Aeron chair

From Wikipedia, the free encyclopedia
Jump to: navigation, search
Aeron chair
Aeron chair JN.jpg
The Aeron chair
Designer Don Chadwick and Bill Stumpf
Date 1994
Country United States
Sold by Herman Miller

The Aeron chair is an office chair designed in 1994 by Don Chadwick and Bill Stumpf. It has been called "America's best-selling chair" (as of 2010)[1] and is featured in the Museum of Modern Art's permanent collection.[2]


The chair was reportedly named after the Celtic god Aeron, as well as referring to aeration and aeronautics.[3]


Aeron chairs are produced by Herman Miller and were popular with web startups during the late 1990s, when they were associated with the dot-com bubble. A 2006 article in New York magazine called the Aeron "the Dot-Com Throne", writing that the chairs "became shorthand for the countless companies that didn't have a clue how to make money on the Internet, but, man, did they have the know-how to set up a cool office".[4]


As described by Galen Kranz, "one of the secrets of the success of that chair was finding that fabric they called ‘pellicle.’ That sheer but resistant fabric hit on the right gestalt for where our culture was at."[5] The Aeron chair is made out of recycled materials, and 94 percent of the chair itself is recyclable.[6]


According to a 2010 Bloomberg Businessweek article, the Aeron chair "made a fetish of lumbar support".[1] Galen Kranz has commented that while the company is aware that a perching position (facilitated by the chair's rounded front rail) is preferable, it put in the lumbar support to conform to public expectations - "because that’s what people think is required for it to be a scientifically 'good' chair".[5]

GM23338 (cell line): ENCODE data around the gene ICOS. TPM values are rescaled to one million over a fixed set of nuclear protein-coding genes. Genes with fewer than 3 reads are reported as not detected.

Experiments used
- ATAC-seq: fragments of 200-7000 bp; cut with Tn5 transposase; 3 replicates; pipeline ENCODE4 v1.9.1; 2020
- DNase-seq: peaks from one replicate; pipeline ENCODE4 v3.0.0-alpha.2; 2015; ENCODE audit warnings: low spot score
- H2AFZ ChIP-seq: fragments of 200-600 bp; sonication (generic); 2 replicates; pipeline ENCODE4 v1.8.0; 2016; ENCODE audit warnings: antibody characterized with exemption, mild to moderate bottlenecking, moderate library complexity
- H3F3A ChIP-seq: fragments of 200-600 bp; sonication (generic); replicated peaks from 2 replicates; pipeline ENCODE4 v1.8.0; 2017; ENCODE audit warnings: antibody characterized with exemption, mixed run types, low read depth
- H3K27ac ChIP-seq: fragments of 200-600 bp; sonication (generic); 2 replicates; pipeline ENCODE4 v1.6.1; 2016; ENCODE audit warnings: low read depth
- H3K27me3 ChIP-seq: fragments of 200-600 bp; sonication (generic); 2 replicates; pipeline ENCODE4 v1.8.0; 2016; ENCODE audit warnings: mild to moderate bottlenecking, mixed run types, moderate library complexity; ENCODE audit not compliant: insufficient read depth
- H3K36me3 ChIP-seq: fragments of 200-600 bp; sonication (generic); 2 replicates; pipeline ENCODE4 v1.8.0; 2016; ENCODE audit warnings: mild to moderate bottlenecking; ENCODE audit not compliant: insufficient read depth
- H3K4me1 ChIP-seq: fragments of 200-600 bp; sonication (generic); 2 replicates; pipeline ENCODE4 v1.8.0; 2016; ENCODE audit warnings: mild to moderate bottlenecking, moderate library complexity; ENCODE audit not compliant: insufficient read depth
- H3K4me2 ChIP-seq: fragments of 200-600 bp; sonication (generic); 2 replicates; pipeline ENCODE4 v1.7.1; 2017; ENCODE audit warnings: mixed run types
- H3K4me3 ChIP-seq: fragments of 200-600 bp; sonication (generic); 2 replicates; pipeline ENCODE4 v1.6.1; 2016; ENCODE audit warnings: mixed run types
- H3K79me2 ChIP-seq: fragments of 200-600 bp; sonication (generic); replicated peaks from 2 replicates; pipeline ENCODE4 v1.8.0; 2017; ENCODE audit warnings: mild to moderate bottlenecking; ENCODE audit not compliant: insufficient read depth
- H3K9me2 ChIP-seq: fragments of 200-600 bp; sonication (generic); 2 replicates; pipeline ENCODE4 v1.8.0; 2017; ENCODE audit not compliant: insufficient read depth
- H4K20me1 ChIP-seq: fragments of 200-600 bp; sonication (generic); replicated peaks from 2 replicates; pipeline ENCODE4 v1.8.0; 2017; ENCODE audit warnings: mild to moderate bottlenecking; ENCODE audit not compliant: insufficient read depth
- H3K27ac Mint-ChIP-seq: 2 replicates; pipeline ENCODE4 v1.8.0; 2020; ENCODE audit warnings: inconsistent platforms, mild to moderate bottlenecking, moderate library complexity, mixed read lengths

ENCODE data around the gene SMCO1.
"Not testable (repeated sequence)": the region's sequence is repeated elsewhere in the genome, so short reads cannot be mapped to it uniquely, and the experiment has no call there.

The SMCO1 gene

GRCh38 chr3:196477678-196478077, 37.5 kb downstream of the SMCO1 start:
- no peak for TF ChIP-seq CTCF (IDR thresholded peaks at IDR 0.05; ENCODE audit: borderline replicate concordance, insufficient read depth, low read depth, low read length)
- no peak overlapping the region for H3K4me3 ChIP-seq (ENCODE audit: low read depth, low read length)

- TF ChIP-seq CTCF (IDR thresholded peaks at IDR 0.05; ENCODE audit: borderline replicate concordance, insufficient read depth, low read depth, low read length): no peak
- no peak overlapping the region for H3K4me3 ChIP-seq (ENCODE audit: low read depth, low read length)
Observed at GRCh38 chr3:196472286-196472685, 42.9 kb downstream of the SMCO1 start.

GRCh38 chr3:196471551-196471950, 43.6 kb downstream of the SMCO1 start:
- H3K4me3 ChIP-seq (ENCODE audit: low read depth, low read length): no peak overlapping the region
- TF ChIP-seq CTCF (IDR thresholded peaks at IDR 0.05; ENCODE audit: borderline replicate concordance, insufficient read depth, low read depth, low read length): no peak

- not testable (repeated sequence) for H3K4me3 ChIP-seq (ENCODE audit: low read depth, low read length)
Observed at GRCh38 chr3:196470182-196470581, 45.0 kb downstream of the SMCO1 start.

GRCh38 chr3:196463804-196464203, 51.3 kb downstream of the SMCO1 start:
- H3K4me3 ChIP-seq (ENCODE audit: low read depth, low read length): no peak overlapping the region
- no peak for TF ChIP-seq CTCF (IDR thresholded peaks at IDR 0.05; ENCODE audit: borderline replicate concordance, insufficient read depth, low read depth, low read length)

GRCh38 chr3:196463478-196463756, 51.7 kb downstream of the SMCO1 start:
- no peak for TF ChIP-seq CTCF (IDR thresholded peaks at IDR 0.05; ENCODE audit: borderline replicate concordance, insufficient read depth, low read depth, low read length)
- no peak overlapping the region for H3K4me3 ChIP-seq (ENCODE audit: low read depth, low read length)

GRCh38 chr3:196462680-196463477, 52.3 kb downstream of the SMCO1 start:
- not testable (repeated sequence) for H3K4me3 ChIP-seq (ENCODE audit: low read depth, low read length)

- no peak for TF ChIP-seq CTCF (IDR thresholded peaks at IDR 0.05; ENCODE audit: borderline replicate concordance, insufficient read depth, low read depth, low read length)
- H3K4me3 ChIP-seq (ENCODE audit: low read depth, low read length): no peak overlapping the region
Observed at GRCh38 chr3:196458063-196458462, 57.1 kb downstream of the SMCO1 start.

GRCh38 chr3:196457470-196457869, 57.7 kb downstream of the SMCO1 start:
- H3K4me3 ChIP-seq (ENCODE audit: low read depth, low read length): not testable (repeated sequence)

Sitting expert A. C. Mandal has criticized the Aeron as "far too low" and not offering enough height adjustment and opportunities for the sitter to move.[1] According to the chair's co-designer Don Chadwick, the task given to him by Herman Miller was to update the company's previous best-seller, not to design the ideal chair for an eight-hour workday. "We were given a brief and basically told to design the next-generation office chair," Chadwick said.[1]

See also[edit]


  1. ^ a b c d "Your Office Chair is Killing You". Bloomberg. 2010-04-29. Retrieved 2016-04-23. 
  2. ^ "Donald T. Chadwick, William Stumpf. Aeron Office Chair. 1992.". Museum of Modern Art. Retrieved 2 October 2015. 
  3. ^ "Aeron®: What's in a Name?". Retrieved 8 September 2014. 
  4. ^ Kennedy, Brian (September 25, 2006). "Remembering the Dot-Com Throne". New York. Intelligencer (column). Retrieved July 12, 2015. 
  5. ^ a b Dalton, Melissa (2008). "A Conversation With Galen Cranz" (PDF). Portland Spaces. 
  6. ^ "Aeron Chair". Herman Miller. Retrieved July 12, 2015. 

External links[edit]